Here's an actual face for N. Randy Smith http://georgewbush-whitehouse.archives.gov/infocu

  • 114. Kathleen  |  November 29, 2010 at 8:24 am

    I agree with LLB. I don't see Plaintiffs asking a judge to recuse himself because of his religious beliefs.

  • 115. MJFargo  |  November 29, 2010 at 8:27 am

    On the face of it, unless there's something compelling somewhere else, I agree that we won't get beyond that issue. Judge Walker pretty much paved the way that the proponents/appellants were given a generous opportunity in this court to argue their case. They chose not to. So giving them another (I'm sure they hope) more reactionary forum like the SCOTUS was clearly their gamble. And they knew about the standing issue from the beginning. I think the panel will toss it and let Judge Walker's ruling stand. And the Supremes will not be friendly to the standing issue being appealed.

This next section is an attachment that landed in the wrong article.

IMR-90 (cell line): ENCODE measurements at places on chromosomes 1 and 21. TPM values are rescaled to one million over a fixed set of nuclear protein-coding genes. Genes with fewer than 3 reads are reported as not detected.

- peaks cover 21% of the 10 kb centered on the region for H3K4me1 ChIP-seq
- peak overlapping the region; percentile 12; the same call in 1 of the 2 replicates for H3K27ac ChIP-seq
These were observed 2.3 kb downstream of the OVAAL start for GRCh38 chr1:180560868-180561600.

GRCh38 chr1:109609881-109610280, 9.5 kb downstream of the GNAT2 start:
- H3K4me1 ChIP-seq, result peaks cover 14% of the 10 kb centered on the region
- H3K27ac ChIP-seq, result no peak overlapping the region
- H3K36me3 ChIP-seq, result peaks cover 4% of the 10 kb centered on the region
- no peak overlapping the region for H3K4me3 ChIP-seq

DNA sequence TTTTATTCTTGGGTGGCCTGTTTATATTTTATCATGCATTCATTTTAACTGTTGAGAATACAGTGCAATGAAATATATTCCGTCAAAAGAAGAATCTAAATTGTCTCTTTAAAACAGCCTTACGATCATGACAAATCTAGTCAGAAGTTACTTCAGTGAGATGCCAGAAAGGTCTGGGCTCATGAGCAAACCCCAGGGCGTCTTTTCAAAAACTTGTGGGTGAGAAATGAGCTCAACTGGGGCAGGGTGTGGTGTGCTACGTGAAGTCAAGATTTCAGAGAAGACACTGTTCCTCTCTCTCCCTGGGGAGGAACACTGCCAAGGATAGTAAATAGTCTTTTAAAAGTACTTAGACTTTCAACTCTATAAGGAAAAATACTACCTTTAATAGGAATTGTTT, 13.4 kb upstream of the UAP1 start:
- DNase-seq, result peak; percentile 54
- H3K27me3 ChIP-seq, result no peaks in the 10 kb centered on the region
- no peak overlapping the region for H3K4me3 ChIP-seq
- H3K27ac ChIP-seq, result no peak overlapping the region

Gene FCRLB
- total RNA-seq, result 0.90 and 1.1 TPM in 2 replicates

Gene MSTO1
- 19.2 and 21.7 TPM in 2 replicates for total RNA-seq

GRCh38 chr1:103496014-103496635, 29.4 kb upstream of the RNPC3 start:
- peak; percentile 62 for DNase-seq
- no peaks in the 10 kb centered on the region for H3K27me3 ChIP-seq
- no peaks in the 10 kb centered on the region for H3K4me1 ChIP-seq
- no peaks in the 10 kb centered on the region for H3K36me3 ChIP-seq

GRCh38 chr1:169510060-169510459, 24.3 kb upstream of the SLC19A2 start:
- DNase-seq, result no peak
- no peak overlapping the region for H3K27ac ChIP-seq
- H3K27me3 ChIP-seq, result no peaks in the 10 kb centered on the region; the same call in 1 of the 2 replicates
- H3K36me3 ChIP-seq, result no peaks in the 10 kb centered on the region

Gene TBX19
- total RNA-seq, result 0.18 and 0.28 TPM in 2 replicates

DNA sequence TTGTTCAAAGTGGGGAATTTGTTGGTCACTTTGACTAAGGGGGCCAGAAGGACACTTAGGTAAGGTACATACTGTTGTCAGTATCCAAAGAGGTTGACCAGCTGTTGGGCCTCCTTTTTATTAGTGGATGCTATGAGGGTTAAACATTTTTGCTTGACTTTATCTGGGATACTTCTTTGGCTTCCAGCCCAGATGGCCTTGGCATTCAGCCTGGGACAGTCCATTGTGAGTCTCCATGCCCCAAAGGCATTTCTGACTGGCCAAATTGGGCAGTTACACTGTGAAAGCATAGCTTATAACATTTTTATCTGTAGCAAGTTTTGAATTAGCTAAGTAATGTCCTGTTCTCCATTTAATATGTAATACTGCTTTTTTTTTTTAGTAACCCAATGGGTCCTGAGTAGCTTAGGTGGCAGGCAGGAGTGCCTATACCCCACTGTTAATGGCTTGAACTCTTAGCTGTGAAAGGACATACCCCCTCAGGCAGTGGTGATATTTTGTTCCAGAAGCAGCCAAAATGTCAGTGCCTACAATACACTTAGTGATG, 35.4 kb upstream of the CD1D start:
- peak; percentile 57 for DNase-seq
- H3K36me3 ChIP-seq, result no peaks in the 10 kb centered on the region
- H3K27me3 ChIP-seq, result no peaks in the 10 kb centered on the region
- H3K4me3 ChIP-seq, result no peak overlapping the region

But that's where my bet lies. If they hear the case, I'm ready for any and all. I've great confidence in Olson/Boise's team.

  • 116. DailyLurker  |  November 29, 2010 at 8:34 am

    @Kathleen

    I agree that the O/B team would not nor should not ask the Judge to accuse the Judge because of the religion with which s/he chooses publicly to align herself or himself.
    What I do not agree is that the plaintiffs should/would pass up the opportunity to determine, or at least to ask, whether the Judge actively supported or opposed the Prop8 campaign.

    Do you think the (no-standing) opponents would do so?